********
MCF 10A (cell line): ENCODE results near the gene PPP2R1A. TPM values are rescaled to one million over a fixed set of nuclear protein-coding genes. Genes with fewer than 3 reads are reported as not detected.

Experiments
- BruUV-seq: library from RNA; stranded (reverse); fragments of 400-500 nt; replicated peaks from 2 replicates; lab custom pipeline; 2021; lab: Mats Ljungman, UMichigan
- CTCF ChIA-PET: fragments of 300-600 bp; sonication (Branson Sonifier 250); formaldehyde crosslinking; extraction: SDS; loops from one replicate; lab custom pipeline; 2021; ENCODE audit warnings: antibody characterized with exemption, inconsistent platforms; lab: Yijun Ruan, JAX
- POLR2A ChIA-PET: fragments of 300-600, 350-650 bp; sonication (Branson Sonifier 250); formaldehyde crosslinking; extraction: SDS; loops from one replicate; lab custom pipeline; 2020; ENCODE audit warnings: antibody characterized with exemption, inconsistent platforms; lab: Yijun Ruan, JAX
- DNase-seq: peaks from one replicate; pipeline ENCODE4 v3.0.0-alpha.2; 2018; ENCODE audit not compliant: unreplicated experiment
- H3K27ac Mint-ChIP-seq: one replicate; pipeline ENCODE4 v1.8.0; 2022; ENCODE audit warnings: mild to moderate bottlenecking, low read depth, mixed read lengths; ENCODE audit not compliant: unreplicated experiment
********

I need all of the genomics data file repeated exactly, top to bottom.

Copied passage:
MCF 10A (cell line): ENCODE results near the gene PPP2R1A. TPM values are rescaled to one million over a fixed set of nuclear protein-coding genes. Genes with fewer than 3 reads are reported as not detected.

Experiments
- BruUV-seq: library from RNA; stranded (reverse); fragments of 400-500 nt; replicated peaks from 2 replicates; lab custom pipeline; 2021; lab: Mats Ljungman, UMichigan
- CTCF ChIA-PET: fragments of 300-600 bp; sonication (Branson Sonifier 250); formaldehyde crosslinking; extraction: SDS; loops from one replicate; lab custom pipeline; 2021; ENCODE audit warnings: antibody characterized with exemption, inconsistent platforms; lab: Yijun Ruan, JAX
- POLR2A ChIA-PET: fragments of 300-600, 350-650 bp; sonication (Branson Sonifier 250); formaldehyde crosslinking; extraction: SDS; loops from one replicate; lab custom pipeline; 2020; ENCODE audit warnings: antibody characterized with exemption, inconsistent platforms; lab: Yijun Ruan, JAX
- DNase-seq: peaks from one replicate; pipeline ENCODE4 v3.0.0-alpha.2; 2018; ENCODE audit not compliant: unreplicated experiment
- H3K27ac Mint-ChIP-seq: one replicate; pipeline ENCODE4 v1.8.0; 2022; ENCODE audit warnings: mild to moderate bottlenecking, low read depth, mixed read lengths; ENCODE audit not compliant: unreplicated experiment